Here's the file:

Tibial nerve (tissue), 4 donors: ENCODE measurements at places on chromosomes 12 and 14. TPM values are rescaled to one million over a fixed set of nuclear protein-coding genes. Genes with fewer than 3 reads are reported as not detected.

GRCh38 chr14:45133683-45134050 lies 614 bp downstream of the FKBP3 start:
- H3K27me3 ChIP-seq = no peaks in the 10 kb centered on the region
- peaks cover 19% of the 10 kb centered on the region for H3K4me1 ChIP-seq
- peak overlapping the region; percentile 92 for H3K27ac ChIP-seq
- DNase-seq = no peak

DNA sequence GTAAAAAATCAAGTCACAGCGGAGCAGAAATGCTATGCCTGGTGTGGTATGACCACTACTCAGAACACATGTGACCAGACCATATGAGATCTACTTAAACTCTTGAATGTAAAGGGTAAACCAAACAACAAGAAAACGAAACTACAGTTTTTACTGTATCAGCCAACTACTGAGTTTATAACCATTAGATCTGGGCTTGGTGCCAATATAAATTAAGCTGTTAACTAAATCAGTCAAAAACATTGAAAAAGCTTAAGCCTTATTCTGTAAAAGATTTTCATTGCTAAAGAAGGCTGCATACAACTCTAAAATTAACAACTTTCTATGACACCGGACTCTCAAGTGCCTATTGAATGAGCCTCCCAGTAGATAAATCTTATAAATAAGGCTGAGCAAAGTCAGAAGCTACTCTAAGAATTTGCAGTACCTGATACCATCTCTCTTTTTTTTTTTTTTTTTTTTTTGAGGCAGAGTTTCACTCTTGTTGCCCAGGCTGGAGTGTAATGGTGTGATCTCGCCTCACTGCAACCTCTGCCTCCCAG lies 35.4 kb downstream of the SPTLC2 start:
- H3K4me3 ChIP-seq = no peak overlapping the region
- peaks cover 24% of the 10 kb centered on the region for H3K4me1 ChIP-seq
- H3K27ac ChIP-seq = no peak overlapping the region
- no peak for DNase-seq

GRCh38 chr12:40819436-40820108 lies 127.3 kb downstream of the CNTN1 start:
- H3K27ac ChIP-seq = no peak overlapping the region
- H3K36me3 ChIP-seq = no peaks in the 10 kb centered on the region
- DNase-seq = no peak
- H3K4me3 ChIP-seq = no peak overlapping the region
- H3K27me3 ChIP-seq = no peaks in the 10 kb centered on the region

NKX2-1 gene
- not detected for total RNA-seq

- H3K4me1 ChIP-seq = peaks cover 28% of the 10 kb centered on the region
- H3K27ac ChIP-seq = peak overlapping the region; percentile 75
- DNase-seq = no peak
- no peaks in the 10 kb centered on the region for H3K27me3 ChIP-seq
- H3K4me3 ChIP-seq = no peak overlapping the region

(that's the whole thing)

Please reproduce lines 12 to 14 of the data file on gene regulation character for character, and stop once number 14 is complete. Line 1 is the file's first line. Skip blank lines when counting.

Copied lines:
GRCh38 chr12:40819436-40820108 lies 127.3 kb downstream of the CNTN1 start:
- H3K27ac ChIP-seq = no peak overlapping the region
- H3K36me3 ChIP-seq = no peaks in the 10 kb centered on the region